Pappardelle with beef shin ragu is another classic dish where extreme attention to detail is the difference between a soggy plate of nonsense and a journey to pasta heaven. With soft yet firm folds of pasta bound with an unbelievably rich and beefy sauce, this was very much in the latter camp, again - at the risk of repeating myself - right up with the very best versions of this dish I've sampled anywhere, and probably a little better still. It's also worth pointing out that the generous chunks of beef that appeared in the bowl were tender, flavoursome little things that almost deserve a blog post all of their own.

Bucatini is (I discovered) similar to pici but with a hole running through the middle. What this means is that as well as being coated on the outside with the most incredible tomato and guanciale sauce, it bursts in the mouth into even more flavour when you bite into them, which if you've not experienced it before let me tell you is A Very Good Thing.

You'll have got the idea by now. Everything Fat Tony's do is (apart weirdly from the house bread, which was a tad stale, but we could have just been unlucky) worth shouting about; yes the pasta is worth crossing continents for but, as I said before, this is no kind of accident. Everything this team has been involved with, even since way back in the days of 69 Colebrook Row, has been touched with a kind of obsessive perfectionism and now they've turned their attention to pasta it makes sense that they've ended up making the best pasta in London, too. Some people are just that annoyingly good at what they do.

Anyway, for now I'll let you go and discover it for yourself. With its obsessively-perfect rendition of classical Italian cuisine, Fat Tony's is a singular achievement for its owners and a new jewel in the crown of London dining. If you sit down for a meal here and manage to come away even in the least bit disappointed, then I'll shut down the blog, sell my house and go and live on an island somewhere. In fact, they've turned me into such an evangelical that despite this meal beginning with a PR invite, I decided to pay my bill in full so that my message wouldn't be diluted. And the message, in short, is this - go and eat at Fat Tony's. It'll change everything.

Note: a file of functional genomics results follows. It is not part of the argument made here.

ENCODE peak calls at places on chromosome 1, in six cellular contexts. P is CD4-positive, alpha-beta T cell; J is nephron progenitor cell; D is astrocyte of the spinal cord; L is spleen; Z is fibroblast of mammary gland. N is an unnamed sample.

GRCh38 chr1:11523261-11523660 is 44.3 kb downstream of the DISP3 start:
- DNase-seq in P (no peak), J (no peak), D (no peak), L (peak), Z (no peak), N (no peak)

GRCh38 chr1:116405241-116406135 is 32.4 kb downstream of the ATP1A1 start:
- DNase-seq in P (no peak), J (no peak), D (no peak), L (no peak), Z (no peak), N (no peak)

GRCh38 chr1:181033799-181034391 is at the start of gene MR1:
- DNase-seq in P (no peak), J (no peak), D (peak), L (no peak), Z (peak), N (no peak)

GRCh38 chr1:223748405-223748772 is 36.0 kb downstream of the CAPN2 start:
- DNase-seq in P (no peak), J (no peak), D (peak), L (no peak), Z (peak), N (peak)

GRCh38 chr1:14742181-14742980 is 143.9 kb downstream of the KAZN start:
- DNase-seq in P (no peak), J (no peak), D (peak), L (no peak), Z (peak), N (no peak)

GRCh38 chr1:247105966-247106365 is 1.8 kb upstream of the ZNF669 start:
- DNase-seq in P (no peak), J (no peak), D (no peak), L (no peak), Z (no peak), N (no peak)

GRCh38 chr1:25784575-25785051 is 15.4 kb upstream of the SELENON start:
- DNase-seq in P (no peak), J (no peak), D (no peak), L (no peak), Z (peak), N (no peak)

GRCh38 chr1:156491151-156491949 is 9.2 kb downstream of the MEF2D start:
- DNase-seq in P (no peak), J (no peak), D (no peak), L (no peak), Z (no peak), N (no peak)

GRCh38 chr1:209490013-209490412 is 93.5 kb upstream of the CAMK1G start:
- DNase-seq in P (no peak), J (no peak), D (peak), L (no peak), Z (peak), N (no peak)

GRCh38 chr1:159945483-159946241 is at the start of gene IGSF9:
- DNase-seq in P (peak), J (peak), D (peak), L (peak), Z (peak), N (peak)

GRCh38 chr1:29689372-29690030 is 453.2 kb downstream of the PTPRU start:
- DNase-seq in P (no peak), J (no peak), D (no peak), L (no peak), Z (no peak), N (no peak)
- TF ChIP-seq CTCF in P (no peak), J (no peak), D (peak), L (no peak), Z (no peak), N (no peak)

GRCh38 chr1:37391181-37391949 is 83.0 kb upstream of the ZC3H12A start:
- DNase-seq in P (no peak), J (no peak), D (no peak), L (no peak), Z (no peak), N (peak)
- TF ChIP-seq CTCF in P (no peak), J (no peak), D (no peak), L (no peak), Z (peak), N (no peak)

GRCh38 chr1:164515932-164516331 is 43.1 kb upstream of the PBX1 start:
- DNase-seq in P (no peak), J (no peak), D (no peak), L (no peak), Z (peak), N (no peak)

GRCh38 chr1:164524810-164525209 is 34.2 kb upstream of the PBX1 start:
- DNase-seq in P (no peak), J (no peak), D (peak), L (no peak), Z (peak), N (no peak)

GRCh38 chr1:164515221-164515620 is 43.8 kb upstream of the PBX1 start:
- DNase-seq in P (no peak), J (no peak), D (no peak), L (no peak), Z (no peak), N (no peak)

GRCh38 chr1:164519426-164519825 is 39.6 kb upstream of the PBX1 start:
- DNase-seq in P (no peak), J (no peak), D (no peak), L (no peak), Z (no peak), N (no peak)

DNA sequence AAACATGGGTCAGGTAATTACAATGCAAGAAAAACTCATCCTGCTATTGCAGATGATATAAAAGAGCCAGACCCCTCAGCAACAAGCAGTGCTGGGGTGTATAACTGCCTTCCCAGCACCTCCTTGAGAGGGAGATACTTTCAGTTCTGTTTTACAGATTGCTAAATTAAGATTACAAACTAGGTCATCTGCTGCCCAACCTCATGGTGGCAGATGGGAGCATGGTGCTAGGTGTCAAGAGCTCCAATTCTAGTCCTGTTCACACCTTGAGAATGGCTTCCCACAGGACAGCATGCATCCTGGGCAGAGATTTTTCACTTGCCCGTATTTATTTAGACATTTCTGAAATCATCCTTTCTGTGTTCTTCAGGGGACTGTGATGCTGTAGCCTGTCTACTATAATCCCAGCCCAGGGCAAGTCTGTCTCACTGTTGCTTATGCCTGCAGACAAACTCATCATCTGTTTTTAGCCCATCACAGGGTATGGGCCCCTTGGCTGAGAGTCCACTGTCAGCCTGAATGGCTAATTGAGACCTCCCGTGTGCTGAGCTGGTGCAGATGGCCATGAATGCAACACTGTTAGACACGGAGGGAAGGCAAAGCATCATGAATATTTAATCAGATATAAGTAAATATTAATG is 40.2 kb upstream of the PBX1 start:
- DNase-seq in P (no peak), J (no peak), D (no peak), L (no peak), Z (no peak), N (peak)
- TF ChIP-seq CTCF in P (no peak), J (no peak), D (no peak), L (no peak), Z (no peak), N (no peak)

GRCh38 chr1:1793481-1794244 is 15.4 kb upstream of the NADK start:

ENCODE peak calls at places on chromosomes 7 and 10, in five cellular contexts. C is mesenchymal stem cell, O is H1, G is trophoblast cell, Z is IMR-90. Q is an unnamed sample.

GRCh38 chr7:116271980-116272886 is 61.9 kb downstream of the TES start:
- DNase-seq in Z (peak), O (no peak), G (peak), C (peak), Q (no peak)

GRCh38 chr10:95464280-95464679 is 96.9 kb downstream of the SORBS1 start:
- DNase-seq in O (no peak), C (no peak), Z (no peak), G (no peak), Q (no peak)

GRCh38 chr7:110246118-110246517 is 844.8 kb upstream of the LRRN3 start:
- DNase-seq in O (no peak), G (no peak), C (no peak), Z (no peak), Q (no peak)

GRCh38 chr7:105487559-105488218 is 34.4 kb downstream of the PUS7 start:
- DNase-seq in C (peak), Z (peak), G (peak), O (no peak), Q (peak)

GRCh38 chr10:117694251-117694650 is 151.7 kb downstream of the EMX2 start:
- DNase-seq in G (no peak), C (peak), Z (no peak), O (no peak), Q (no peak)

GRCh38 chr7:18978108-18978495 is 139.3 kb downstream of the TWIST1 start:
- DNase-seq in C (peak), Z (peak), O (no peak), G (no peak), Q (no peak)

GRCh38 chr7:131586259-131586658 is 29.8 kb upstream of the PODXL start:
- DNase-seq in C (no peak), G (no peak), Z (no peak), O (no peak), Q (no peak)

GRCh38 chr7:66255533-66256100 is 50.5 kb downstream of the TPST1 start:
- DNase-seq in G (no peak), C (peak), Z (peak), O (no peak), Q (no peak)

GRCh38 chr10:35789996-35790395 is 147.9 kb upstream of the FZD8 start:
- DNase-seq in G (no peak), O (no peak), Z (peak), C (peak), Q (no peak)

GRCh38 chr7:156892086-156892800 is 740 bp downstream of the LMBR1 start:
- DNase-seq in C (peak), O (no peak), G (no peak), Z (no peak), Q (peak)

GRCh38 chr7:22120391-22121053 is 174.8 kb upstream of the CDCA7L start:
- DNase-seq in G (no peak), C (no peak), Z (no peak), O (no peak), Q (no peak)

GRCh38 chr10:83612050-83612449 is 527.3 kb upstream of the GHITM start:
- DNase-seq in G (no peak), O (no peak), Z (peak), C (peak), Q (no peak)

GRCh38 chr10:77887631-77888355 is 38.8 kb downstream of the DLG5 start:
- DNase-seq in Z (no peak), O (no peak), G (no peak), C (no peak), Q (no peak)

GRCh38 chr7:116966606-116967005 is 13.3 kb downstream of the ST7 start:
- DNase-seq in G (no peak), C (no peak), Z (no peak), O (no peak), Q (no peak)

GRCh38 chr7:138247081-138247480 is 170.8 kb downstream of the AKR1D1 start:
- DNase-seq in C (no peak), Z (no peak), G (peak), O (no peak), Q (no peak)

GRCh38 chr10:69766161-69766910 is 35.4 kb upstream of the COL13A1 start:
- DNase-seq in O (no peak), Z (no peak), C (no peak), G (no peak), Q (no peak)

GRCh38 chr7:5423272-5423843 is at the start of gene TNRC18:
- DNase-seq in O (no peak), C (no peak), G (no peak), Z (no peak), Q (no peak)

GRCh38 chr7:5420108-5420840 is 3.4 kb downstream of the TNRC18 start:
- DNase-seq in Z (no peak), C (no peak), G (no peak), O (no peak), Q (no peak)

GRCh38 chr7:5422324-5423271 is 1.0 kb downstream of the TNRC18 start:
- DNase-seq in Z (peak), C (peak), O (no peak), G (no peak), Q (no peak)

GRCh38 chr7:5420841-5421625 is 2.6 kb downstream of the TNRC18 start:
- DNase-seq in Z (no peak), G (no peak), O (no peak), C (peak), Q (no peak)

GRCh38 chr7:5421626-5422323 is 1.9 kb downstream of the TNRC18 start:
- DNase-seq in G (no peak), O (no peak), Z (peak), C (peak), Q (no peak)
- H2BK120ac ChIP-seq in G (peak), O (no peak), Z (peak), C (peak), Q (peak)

Gastro1 said...

cacio e pepe has 2 ingredients along with the pasta and its cooking water if butter was an ingredient it would be cacio , pepe e burro a sort of cacio e pepe Alfredo mash up. Guess that's one of the reasons I'm not a fan of @Padella_Pasta version does @fattonypasta use butter ? Also a dish that hails from central Italy - in and around Rome and Tuscany - Pecorino is the cheese of choice

Scouse Will said...

I think I shall head here next week. Absolute class act, paying the bill when you had been invited by PR. Even when you do occasionally get a freebie, I think it is very obvious that you always give a very balanced view, and that's why this is the best food blog in London by a country mile. It put's others to shame and I always look forward to your views and use them as a benchmark as to where to eat. I think the only place I have differed on is Fera. But one or two out of about 500 isn't bad :-)

Chz said...

While I'm excited by the prospect of a few Bar Termini cocktails with something other than beef carpaccio for a change, it's quite tempered by my disappointment at your brief comment on Lina Stores' new venture. Just early days issues, I hope!

Gastro1 said...

Sadly like Padella there is butter in the Cacio e Pepe here . The clue in the number of ingredients is in the name of the dish - Pasta + Cacio ( Pecorino Romano) +Pepe ( starchy cooking water from the pasta is essential to emulsify) Nothing wrong with numerous pasta dishes that include butter - Alfredo for example. Anyway this like Padella is not a good version of Pici Cacio e Pepe.